Construction of two new buildings near 15th and Wood streets wrapped up in mid-December, and Vandalia is in the process of renting the 12 two-bedroom, one-bath units inside them. Renovation of two existing buildings at 129 15th St. and 1409 Wood St., which collectively will feature five three-bedroom and two-bath units, is expected to be complete by the end of March.
Kuhns said because the project is largely funded through a grant from the U.S. Department of Housing and Urban Development, people seem to be under the impression the units will be occupied by low-income or "no-income" tenants. But Vandalia does not accept HUD vouchers, she said, and has received clearance to rent to anyone making up to 120 percent of the area's median income, which she said would be about $61,000 per year for a family of four.
Applicants must pass a background check, have a good work history and demonstrate some measure of stability. For a two-bedroom unit, monthly rent will range from $575 to $596, and for a three-bedroom unit, $644 to $749, based on income.
"It's not some kind of handout," said Kuhns.
As future funding allows, Vandalia also hopes to build additional housing on four or five vacant lots it owns along 14th and 15th streets, Kuhns said. She said it probably would have been cheaper to build a single, large apartment building, but noted the easy way is not always the best way.
"That doesn't really build the neighborhood," she continued. "We need a diversity of units. ... It's a formula we've used in other areas that worked very well."
It's been nearly four years since Vandalia began working on its concept for the East Wheeling project and over that time Kuhns said she's noticed an increased police presence during her visits to the neighborhood.
Kuhns admitted that initially, the group had concerns about criminal activity in the area, but she believes city officials are committed to cleaning up the neighborhood - and that, combined with a stable core of residents, existing businesses and its proximity to downtown and Interstate 70, reassured them the project could be successful.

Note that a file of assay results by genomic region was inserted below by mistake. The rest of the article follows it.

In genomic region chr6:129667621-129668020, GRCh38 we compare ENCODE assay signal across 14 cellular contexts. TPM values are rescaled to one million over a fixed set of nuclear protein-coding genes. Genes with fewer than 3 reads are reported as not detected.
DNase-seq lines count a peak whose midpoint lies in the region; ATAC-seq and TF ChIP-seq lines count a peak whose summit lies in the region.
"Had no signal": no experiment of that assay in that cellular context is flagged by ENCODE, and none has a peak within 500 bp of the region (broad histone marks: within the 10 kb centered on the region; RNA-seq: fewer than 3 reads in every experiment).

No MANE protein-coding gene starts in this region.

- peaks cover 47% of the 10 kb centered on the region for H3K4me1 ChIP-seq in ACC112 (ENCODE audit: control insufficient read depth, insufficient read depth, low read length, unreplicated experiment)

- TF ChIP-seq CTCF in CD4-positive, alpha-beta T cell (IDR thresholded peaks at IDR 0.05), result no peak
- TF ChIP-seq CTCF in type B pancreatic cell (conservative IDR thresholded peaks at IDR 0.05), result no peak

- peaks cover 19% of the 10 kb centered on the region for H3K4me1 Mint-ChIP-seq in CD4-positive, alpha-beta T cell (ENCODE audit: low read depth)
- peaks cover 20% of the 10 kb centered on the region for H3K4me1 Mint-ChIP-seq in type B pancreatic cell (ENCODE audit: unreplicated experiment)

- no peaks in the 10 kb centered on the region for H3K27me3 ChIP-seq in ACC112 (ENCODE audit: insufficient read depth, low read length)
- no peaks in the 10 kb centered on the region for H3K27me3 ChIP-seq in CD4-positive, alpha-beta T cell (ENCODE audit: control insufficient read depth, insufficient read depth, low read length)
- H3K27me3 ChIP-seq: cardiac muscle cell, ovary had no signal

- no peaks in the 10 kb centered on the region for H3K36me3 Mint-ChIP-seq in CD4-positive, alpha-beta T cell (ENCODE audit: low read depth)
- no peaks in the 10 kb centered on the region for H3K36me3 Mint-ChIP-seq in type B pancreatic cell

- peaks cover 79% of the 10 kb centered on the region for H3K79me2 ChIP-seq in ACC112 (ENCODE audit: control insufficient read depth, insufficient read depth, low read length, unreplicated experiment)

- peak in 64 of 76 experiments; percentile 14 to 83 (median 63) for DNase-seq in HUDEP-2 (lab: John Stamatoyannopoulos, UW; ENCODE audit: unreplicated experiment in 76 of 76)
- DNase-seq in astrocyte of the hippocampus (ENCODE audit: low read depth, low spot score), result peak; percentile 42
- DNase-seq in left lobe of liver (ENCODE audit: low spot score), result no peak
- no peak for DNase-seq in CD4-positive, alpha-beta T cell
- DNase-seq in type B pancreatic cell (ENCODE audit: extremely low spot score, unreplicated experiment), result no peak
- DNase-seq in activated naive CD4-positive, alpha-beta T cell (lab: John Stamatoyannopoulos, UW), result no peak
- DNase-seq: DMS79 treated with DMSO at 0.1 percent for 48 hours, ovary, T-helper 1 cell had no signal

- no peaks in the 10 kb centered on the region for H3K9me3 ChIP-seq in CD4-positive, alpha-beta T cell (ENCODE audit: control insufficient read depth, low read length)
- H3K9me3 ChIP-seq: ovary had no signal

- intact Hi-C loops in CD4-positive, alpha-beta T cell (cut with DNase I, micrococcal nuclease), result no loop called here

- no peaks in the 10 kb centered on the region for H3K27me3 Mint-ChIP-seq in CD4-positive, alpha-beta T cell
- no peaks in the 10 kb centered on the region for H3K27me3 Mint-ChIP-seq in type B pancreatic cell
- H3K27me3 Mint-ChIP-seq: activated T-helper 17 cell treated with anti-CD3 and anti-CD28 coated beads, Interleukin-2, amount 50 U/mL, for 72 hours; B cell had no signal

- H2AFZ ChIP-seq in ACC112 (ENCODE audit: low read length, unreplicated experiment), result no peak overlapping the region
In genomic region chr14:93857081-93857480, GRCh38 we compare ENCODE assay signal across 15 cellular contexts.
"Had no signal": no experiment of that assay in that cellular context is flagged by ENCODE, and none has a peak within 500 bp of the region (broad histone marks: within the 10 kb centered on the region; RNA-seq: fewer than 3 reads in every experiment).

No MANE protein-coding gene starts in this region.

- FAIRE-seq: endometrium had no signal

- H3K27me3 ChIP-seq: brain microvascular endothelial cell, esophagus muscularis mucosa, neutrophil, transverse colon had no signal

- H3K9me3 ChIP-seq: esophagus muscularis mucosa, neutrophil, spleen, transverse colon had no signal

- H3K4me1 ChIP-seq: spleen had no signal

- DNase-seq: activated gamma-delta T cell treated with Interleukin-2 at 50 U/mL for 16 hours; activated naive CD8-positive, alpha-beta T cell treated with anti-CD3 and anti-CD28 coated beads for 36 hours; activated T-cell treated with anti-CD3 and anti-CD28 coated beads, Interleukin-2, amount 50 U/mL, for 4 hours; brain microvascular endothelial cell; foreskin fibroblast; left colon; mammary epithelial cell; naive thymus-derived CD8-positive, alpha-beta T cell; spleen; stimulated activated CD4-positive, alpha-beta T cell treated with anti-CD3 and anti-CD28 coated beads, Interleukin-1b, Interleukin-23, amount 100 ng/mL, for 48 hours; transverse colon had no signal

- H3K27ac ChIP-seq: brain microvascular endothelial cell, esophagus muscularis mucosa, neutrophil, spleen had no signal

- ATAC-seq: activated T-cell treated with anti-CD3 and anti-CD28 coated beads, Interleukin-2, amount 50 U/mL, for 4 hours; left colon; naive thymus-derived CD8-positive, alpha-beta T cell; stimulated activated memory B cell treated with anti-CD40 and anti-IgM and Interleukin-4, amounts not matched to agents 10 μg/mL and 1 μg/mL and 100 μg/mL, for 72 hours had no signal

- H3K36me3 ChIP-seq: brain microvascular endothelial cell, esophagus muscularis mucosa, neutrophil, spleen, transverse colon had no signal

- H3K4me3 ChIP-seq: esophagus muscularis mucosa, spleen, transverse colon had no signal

"I just think the investment that's being made there ... is hopefully going to be a catalyst to kind of get rid of that perception and that stigma," said Kuhns.
Imperial Pools Properties
Plenty of unknowns remain in East Wheeling - including the future of the former Clay School, owned by local scientist Darryl Baynes.
His vision upon purchasing the massive structure that occupies almost an entire block of 15th Street a decade ago was to open a science and recreation center there, and even though funding for the project has been elusive, he still hopes to accomplish that.
However, the city wants him to make a decision over the next few months whether to renovate the building or tear it down. Issues with the roof and parapet have developed into serious safety concerns, an inspection of the building late last year revealed.
And the neighborhood lost yet another Victorian-era structure in January when the city demolished the dilapidated former Imperial Pools building on McColloch Street after accepting the deed to the property from an absentee owner.
Officials decided the building was too far gone to be saved, but they have yet to outline where they believe the property fits into the city's effort to revitalize East Wheeling.
Baynes has said he wants the city to donate the land to him so he can build a smaller structure to house his science equipment in the event he has to demolish Clay School, but city leaders have given no indication as to whether they'd entertain such a proposal.